A "New York Times" bestselling picture book--from the creators of the hilarious HOW TO... series--about a child spending time with his grandpa. Written in a how-to style, the narrator gives important tips for "babysitting" a grandpa, including what to eat for snack (anything dipped in ketchup, ice cream topped with cookies, cookies topped with ice cream) what to do on a walk (find lizards and dandelion puffs, be on the lookout for puddles and sprinklers), and how to play with a grandpa (build a pirate cave, put on a scary play).
Filled with humor, energy, and warmth, this is a great gift for or from a grandparent, and perfect for lap reading when Grandpa comes to visit.
About the Author
Jean Reagan lives in Salt Lake City, Utah with her husband, Peter, and daughter, Jane. Their beloved son and brother, John, died in 2005. Born in Alabama, Jean spent most of her childhood in Japan. Since graduating from Earlham College, she has worked as a community organizer, a union activist, and a writer. She cherishes her years as a full-time mother when she also worked at her children's public school, the Open Classroom. In the summers, her family lives in a tiny, remote cabin in Grand Teton National Park where she and Peter serve as volunteer backcountry rangers. Bears visit them frequently.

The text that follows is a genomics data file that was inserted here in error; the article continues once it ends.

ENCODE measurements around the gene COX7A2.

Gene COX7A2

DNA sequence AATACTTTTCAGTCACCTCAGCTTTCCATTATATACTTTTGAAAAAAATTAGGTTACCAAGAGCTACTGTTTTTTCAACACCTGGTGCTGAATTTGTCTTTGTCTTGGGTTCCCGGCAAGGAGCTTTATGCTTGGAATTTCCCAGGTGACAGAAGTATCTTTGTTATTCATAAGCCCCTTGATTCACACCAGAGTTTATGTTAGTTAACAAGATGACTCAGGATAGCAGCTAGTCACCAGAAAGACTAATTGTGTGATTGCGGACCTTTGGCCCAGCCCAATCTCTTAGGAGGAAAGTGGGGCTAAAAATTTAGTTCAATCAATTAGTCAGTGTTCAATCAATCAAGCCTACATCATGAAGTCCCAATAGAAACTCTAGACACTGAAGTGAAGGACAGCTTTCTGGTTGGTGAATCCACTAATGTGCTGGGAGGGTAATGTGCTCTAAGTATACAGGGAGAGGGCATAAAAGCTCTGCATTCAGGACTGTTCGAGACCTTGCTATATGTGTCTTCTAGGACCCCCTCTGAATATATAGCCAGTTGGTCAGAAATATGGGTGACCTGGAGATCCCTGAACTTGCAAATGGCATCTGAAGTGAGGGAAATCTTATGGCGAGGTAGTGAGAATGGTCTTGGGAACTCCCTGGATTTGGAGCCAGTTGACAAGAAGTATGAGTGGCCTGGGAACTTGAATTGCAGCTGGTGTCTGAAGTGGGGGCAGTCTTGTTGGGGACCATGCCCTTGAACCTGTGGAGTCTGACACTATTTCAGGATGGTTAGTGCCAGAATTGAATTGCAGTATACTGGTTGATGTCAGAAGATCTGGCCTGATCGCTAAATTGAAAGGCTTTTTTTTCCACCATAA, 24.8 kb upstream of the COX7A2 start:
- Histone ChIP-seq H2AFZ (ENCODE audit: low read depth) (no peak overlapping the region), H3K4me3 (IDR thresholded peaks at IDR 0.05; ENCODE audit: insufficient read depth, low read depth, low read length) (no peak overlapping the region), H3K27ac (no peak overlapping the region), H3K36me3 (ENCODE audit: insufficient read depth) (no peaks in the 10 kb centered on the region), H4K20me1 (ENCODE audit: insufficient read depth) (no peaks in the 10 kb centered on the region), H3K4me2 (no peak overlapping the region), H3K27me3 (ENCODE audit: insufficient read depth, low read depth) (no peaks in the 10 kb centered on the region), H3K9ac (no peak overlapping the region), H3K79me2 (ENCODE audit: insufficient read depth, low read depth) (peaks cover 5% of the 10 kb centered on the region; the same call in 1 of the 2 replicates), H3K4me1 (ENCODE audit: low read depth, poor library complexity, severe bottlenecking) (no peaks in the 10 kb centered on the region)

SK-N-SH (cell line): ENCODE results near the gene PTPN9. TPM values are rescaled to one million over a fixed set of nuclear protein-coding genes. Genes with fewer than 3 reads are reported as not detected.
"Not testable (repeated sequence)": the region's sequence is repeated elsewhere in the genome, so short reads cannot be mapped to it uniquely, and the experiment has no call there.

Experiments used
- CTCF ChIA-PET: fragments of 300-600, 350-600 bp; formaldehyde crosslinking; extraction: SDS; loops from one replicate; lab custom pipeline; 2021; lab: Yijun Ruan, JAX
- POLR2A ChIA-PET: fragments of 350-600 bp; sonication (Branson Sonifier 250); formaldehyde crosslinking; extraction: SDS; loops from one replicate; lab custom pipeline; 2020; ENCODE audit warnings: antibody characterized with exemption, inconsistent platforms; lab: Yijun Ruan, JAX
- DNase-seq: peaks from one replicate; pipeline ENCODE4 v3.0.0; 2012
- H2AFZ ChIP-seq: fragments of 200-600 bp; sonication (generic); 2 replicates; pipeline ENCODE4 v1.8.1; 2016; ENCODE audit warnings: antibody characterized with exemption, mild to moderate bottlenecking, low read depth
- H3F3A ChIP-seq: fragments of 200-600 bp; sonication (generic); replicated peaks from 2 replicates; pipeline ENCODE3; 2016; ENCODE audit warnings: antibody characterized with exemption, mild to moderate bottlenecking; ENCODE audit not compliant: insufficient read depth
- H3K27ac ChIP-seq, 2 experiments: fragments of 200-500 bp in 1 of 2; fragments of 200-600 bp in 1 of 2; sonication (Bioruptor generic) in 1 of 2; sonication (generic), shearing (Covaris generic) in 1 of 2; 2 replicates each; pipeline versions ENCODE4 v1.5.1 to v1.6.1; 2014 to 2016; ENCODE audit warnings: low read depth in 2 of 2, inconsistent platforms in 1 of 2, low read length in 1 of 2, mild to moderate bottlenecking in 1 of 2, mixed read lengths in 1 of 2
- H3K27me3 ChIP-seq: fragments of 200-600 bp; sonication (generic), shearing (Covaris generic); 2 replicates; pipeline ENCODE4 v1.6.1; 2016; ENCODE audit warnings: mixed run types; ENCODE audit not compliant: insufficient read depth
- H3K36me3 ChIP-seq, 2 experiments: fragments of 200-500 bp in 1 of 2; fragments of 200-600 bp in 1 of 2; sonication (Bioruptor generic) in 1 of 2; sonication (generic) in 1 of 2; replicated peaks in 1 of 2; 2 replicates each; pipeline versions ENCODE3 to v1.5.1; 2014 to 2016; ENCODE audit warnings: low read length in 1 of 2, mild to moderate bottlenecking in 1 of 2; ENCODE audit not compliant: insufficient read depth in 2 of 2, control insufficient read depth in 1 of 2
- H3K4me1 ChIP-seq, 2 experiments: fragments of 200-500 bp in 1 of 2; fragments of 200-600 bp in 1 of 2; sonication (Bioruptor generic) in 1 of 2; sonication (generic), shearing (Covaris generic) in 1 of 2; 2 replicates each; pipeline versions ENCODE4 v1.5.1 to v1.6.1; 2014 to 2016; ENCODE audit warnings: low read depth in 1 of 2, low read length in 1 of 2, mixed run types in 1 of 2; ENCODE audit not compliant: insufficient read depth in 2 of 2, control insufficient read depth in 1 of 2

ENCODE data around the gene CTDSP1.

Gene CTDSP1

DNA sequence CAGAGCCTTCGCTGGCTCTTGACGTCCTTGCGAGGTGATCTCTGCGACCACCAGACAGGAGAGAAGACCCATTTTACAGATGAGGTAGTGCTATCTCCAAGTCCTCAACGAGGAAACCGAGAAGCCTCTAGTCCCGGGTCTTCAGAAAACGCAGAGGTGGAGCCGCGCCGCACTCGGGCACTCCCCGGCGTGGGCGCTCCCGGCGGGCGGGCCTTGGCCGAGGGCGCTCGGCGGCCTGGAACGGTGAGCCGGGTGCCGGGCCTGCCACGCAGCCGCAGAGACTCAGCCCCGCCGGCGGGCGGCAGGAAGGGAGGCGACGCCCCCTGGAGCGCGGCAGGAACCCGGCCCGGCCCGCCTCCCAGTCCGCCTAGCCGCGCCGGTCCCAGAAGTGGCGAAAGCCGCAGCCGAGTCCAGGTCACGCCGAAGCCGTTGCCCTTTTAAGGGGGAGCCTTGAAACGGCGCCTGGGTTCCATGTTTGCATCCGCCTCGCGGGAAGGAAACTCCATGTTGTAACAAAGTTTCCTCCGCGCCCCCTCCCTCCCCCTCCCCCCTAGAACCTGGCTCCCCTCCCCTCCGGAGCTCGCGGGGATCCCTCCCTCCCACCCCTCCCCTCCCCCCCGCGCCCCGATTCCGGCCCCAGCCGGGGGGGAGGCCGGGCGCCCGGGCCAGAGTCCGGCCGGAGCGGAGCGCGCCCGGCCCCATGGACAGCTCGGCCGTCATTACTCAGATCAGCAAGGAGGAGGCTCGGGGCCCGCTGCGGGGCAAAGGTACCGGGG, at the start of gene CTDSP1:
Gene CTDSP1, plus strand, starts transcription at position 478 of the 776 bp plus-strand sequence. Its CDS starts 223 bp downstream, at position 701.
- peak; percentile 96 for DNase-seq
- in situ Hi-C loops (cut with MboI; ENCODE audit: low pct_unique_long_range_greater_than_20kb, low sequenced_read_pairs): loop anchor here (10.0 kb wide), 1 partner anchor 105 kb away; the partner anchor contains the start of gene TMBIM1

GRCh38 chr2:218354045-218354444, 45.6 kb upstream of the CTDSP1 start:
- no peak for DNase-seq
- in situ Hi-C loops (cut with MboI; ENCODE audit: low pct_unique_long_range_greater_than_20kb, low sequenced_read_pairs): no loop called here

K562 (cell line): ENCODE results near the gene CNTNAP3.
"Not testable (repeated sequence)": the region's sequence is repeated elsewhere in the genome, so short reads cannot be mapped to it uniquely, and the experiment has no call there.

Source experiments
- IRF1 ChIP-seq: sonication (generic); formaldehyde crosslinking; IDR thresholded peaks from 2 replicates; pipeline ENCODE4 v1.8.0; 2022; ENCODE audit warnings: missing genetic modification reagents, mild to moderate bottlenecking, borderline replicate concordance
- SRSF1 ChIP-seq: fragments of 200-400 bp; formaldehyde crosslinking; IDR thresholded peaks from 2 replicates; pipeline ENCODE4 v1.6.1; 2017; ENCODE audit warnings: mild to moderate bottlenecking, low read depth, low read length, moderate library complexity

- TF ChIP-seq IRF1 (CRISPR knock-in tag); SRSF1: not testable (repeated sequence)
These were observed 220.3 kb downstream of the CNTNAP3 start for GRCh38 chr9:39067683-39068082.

Lee Wildish became interested in illustration and art at a very young age. As soon as he graduated from the University of Nottingham he started working as a graphic designer for an advertising agency, learning the ins and outs of graphics and corporate literature. Several years later he ventured into greeting cards, where he produced illustrations and design concepts from inception through completion. Lee now loves to illustrate children's books and adds humor to his work whenever possible. He believes that there s nothing more warming than seeing people enjoying a published book that he has illustrated. Lee now lives in Nottingham, England.
The Bulletin of the Center for Children's Books, May 2012:
"The narrative is particularly effective in converting childish concern into caretaker reassurance ('When your mom and dad leave, pat your grandpa’s hand and say, "Don’t worry. They always come back" ’)...While grandpas will obviously enjoy sharing this story with their little ones (and parents will enjoy purchasing it for a Father’s Day gift for said grandpa), there is enough playfulness here to broaden the appeal to a wider audience."